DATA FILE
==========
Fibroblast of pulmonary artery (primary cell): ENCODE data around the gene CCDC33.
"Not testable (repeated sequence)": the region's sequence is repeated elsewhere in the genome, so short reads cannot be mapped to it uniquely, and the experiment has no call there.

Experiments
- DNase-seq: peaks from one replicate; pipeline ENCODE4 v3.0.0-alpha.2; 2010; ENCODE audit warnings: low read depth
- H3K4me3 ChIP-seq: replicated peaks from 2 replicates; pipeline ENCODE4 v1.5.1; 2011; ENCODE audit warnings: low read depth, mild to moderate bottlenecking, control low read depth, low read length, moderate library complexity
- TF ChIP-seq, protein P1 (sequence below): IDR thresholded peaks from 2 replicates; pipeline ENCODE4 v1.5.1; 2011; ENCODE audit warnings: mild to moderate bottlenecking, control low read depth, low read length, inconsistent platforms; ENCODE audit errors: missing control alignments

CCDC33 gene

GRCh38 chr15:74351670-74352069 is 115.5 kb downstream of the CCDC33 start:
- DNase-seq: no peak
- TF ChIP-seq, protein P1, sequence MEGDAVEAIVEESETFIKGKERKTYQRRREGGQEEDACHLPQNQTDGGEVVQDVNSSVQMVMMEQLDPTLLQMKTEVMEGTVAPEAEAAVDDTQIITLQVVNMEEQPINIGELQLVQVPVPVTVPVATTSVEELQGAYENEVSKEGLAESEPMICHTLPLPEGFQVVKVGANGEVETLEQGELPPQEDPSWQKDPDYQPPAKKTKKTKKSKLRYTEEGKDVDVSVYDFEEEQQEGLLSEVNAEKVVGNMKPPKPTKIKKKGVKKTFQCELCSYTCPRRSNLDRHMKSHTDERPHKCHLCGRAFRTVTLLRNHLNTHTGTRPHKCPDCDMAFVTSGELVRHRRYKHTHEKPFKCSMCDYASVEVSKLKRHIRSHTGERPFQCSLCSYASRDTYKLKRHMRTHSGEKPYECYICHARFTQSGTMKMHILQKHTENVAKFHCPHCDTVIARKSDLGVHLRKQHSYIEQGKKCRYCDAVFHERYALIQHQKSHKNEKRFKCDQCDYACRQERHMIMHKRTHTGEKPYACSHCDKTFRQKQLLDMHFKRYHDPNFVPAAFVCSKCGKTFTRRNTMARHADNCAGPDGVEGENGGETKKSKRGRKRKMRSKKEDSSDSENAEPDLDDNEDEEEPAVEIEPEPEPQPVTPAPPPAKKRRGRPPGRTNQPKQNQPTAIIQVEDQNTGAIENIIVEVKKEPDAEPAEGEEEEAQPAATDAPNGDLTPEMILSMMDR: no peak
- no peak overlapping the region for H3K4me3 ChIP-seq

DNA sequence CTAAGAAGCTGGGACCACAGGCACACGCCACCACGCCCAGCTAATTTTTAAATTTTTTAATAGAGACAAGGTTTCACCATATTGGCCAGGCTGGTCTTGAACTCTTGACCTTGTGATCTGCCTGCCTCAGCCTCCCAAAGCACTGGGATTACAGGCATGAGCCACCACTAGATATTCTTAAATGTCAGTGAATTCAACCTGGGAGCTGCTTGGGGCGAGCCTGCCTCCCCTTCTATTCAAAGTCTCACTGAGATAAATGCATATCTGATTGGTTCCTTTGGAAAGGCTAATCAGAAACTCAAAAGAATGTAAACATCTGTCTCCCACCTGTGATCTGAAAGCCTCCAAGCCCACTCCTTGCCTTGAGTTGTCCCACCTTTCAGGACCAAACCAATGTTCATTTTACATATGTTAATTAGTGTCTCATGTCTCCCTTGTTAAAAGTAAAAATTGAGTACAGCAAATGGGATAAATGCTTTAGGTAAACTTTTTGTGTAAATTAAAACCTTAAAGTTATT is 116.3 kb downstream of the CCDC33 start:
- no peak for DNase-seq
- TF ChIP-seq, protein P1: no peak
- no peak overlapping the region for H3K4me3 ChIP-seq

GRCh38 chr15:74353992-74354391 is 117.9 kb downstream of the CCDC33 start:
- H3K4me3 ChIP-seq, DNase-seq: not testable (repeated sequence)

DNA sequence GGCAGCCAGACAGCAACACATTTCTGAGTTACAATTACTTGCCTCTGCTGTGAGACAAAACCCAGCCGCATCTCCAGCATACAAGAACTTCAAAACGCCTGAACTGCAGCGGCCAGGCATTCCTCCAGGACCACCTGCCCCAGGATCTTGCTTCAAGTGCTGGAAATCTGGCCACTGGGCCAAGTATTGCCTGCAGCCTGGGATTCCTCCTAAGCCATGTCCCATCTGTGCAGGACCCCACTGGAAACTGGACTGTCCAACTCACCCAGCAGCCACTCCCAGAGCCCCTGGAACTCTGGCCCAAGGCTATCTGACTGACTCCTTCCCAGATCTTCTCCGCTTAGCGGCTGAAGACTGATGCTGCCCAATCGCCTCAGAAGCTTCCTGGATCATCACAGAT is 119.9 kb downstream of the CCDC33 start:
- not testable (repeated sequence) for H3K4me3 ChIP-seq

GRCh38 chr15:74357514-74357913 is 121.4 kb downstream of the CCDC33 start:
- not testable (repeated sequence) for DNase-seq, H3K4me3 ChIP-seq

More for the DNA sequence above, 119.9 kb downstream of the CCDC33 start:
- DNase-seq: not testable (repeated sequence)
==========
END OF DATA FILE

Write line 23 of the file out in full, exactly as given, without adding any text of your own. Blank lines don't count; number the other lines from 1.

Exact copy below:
- DNase-seq: not testable (repeated sequence)